Monday, May 4, 2015
Court Rejects Group’s Challenge to Being Forced to Disclose Donors
By KENNETH OFGANG, Staff Writer
The California attorney general can force a nonprofit advocacy group to disclose its major donors as a condition of its remaining a registered charitable trust, the Ninth U.S. Circuit Court of Appeals ruled Friday.
The panel affirmed U.S. District Judge Morrison B. England Jr.’s denial of a preliminary injunction that would bar Attorney General Kamala Harris from requiring the Center for Competitive Politics to disclose the names and contributions of its “significant donors” on Internal Revenue Form 990 Schedule B, which it must file with the state in order to maintain its registered status with the state’s Registry of Charitable Trusts.
Without that status, the center could not solicit funds from California residents. The center has been registered since 2008, but its filings have always included redacted versions of IRS Form 990 Schedule B.
The attorney general insists that the filing of unredacted versions of the form is required by regulations enacted by the state under the Supervision of Trustees and Fundraisers for Charitable Purposes Act.
Those regulations, she argued, serve a compelling governmental interest because without being able to identify donors, the state cannot determine whether organizations are engaging in suspicious behavior, such as inflating the value of “in kind” donations. Without unredacted Form 990s, she said, her office would have to engage in costly and burdensome audits.
In seeking the injunction in U.S. District Court for the Eastern District of California, the center—which is based in Virginia and says its “mission is to promote and defend the First Amendment rights of free political speech, assembly, association, and petition through research, education, and strategic litigation”—contended that the disclosure requirement violates the First Amendment by infringing upon its supporters’ rights of free association.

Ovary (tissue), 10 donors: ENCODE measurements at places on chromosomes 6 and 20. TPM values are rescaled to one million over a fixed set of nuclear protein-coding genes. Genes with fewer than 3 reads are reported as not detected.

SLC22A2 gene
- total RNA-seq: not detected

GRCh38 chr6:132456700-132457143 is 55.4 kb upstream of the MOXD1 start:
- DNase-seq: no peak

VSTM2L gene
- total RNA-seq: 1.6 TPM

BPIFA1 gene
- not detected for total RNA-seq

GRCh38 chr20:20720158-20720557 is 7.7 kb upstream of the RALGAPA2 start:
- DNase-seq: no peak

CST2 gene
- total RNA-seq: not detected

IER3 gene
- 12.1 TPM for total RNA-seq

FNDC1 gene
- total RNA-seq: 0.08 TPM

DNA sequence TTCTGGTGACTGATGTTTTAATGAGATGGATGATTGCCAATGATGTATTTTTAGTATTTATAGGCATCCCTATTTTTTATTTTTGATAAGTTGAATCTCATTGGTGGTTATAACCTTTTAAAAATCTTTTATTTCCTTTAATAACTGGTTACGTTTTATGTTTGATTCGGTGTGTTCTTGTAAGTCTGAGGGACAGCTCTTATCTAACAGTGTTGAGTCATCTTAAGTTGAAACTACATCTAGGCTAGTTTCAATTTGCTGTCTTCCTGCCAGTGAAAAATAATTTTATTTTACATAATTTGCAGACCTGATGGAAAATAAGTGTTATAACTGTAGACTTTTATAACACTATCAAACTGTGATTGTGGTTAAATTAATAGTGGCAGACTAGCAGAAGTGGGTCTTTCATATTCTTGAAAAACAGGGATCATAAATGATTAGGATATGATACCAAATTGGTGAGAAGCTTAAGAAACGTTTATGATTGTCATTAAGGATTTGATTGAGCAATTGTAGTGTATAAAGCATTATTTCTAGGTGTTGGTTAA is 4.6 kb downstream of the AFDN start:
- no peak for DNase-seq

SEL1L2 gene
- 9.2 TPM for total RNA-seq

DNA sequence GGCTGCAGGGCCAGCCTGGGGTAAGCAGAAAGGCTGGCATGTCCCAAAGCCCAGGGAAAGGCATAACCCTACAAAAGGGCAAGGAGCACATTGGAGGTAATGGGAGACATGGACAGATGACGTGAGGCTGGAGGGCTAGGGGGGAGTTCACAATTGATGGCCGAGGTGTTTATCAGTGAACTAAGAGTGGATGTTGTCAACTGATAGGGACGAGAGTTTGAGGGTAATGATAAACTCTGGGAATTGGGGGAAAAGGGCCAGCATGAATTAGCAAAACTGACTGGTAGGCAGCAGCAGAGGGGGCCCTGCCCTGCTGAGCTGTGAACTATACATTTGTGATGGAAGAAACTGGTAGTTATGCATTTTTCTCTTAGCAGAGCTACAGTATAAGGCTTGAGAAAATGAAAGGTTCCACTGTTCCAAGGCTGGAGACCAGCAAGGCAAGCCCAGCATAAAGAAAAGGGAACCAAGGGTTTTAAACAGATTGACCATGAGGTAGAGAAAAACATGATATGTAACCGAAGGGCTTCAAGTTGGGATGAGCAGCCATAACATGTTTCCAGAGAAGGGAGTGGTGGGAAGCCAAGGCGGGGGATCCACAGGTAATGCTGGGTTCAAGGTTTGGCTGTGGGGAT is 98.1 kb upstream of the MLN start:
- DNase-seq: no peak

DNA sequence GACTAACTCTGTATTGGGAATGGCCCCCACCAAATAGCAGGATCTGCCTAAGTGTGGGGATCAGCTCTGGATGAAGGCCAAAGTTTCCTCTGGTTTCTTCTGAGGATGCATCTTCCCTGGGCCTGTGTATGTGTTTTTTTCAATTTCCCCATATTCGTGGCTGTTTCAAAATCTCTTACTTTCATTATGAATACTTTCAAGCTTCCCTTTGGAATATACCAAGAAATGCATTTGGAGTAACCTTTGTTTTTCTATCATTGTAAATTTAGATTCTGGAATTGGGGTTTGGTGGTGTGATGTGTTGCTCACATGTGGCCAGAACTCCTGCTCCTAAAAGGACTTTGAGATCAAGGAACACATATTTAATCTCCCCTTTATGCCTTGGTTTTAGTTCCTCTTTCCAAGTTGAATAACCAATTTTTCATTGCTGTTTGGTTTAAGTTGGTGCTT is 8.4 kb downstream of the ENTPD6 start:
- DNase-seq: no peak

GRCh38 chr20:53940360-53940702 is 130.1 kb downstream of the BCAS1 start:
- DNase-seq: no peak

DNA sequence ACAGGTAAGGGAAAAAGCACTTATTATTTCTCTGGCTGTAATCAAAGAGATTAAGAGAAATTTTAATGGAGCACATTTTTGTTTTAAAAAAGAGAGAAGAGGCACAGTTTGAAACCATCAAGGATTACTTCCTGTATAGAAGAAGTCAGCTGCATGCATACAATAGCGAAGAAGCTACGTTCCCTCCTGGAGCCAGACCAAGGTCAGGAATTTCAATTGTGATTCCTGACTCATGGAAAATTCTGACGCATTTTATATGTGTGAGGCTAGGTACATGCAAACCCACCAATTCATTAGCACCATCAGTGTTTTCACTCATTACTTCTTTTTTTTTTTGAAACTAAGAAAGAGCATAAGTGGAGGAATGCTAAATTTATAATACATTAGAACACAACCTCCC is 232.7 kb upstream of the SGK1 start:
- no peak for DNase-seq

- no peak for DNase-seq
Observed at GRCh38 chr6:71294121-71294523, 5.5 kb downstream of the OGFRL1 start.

England, however, ruled that that the center was unlikely to prevail on the merits and denied relief.
Judge Richard Paez, writing for the Ninth Circuit, agreed.
Paez rejected the “creative” argument that the disclosure requirement itself, and not its potential chilling effect on donors, constitutes injury for First Amendment purposes. That potential effect, however, does require that the regulation be subjected to “exacting” scrutiny, he acknowledged.
But the plaintiff, Paez wrote, “does not claim and produces no evidence to suggest that their significant donors would experience threats, harassment, or other potentially chilling conduct as a result of the Attorney General’s disclosure requirement.”
He rejected the plaintiff’s argument that a series of civil rights cases involving the NAACP supported the center’s position. Those rulings by the Supreme Court, handed down between 1958 and 1963, all involved strong showings that disclosure of members’ names would subject those members to threats and harassment, Paez said.
He also emphasized that there would be no public disclosure, because the attorney general’s office uses the Schedule B filings for internal purposes only.
Paez went on to reject the center’s claim that the filing requirement is preempted by 26 U.S.C. §6104, which generally permits the government to make return information for tax-exempt groups available to state enforcers of charitable trust law, but excepts 501 (c)(3) groups such as the center.
Nothing in the statutory language prohibits states from requiring 501 (c)(3) organizations to supply return information to state officials directly, nor did the plaintiffs carry their burden of showing that it was the “manifest intent” of Congress to preempt states from enforcing their own laws with respect to such organizations.
Senior Judge A. Wallace Tashima and visiting Senior Judge Gordon J. Quist of the U.S. District Court for the Western District of Michigan concurred in the opinion.
The case is Center for Competitive Politics v. Harris, 14-15978.
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